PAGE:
Time-varying interseismic strain rates and similar seismic ruptures on the Nias–Simeulue patch of the Sunda megathrust
Fossil coral microatolls from fringing reefs above the great (M_W 8.6) megathrust rupture of 2005 record uplift during the historically reported great earthquake of 1861. Such evidence spans nearly the entire 400-km strike length of the 2005 rupture, which was previously shown to be bounded by two persistent barriers to seismic rupture. Moreover, at sites where we have constrained the 1861 uplift amplitude, it is comparable to uplift in 2005. Thus the 1861 and 2005 ruptures appear to be similar in both extent and magnitude. At one site an uplift around AD 1422 also appears to mimic the amount of uplift in 2005. The high degree of similarity among certain ruptures of this Nias–Simeulue section of the Sunda megathrust contrasts with the substantial disparities amongst ruptures along other sections of the Sumatran portion of the Sunda megathrust. At a site on the northwestern tip of Nias, reefs also rose during an earthquake in AD 1843, known historically for its damaging tsunami along the eastern coast of the island. The coral microatolls also record interseismic vertical deformation, at annual to decadal resolution, spanning decades to more than a century before each earthquake. The corals demonstrate significant changes over time in the rates of interseismic deformation. On southern Simeulue, interseismic subsidence rates were low between 1740 and 1820 but abruptly increased by a factor of 4–10, two to four decades before the 1861 rupture. This may indicate that full coupling or deep locking of the megathrust began only a few decades before the great earthquake. In the Banyak Islands, near the pivot line separating coseismic uplift from subsidence in 2005, ongoing interseismic subsidence switched to steady uplift from 1966 until 1981, suggesting a 15-year-long slow slip event, with slip velocities at more than 120% of the plate convergence rate.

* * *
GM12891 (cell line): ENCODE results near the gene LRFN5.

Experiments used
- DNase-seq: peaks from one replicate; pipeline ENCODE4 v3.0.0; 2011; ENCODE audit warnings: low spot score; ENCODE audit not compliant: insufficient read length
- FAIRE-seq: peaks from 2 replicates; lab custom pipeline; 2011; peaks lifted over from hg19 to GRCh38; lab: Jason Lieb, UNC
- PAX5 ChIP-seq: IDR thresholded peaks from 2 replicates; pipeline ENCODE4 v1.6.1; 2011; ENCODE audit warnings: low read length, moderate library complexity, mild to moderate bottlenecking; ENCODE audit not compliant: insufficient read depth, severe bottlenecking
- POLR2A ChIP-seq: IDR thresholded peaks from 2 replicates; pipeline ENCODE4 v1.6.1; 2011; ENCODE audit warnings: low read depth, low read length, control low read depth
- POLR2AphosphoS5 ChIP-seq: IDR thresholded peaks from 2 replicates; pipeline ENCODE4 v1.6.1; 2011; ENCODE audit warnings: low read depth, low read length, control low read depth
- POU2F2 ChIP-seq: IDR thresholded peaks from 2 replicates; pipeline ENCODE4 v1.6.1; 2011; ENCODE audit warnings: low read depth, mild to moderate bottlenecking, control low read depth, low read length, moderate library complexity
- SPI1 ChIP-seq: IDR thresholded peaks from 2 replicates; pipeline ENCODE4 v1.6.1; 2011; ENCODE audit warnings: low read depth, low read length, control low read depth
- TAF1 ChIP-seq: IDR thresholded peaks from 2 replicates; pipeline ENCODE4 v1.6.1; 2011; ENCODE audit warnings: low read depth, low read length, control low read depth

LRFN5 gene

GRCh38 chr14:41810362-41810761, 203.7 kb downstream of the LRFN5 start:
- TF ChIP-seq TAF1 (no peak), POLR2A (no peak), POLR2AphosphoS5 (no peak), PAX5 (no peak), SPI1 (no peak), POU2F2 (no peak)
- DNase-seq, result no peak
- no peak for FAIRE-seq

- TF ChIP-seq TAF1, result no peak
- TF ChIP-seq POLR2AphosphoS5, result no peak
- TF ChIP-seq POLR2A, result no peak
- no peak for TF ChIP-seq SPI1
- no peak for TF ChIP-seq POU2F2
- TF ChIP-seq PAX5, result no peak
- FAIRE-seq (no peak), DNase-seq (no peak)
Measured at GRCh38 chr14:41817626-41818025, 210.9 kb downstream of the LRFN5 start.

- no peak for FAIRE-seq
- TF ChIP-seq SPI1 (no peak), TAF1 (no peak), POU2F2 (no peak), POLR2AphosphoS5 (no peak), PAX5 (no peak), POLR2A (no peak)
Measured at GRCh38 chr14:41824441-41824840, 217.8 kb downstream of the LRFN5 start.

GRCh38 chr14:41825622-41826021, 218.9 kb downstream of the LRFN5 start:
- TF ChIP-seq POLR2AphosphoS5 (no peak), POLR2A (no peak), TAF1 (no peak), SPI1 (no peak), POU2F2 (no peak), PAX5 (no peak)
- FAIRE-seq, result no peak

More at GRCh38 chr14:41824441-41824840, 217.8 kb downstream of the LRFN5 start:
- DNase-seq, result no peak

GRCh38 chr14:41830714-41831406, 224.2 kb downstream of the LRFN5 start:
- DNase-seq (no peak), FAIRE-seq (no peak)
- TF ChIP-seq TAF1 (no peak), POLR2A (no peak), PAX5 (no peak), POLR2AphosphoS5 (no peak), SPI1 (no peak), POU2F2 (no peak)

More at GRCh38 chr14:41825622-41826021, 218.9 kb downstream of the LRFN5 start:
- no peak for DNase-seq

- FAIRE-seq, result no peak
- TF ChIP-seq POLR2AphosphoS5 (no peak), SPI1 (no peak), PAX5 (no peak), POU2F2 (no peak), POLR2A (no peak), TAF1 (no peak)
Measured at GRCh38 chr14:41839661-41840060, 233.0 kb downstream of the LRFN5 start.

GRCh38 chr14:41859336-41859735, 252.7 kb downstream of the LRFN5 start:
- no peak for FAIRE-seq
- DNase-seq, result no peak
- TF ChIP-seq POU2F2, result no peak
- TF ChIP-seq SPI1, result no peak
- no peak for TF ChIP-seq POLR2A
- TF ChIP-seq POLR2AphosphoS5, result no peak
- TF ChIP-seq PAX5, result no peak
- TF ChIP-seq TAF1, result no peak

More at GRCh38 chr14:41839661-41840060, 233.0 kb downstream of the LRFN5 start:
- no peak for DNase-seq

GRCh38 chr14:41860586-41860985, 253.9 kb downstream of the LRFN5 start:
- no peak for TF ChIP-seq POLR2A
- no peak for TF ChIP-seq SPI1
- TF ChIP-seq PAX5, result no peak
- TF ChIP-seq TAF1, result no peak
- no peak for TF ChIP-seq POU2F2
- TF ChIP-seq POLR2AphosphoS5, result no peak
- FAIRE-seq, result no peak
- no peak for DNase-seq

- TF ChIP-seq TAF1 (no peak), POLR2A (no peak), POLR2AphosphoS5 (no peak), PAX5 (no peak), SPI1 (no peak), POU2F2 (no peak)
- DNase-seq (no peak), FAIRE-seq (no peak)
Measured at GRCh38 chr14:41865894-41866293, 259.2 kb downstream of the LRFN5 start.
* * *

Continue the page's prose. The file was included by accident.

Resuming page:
Additional Information© 2015 The Authors. Published by Elsevier Ltd. This is an open access article under the CC BY license. Received 11 March 2015; Received in revised form 22 May 2015; Accepted 4 June 2015; Available online 17 June 2015. We thank D. Prayudi, I. Suprihanto, and J. Galetzka for field support; S. Martin and C. Vita-Finzi for help locating historical documents; and J. Freymueller, F. Taylor, R. Witter, and an anonymous reviewer for careful reviews and thoughtful suggestions that substantially improved this manuscript. This work has been supported by NSF grant EAR-0538333 (to K.S.); by MOST grants 102-2116-M-002-016 and 103-2119-M-002-022 and NTU grant 101R7625 (to C.C.S.); by NRF Fellowship NRF-NRFF2010-064 (to E.M.H.); by LIPI (Indonesian Institute of Science) and RUTI (International Joint Research Program of the Indonesian Ministry of Research and Technology); by the Gordon and Betty Moore Foundation; and by the Earth Observatory of Singapore and the National Research Foundation (NRF) Singapore and the Singapore Ministry of Education (MOE) under the Research Centres of Excellence initiative. This is Earth Observatory of Singapore contribution 66. Full-resolution coral slab x-ray mosaics for all of the slabs in this paper are available from the corresponding author. We dedicate this paper to the memory of Adi Rahman Putra, who gave his life in the pursuit of knowledge that might someday save the lives of others.
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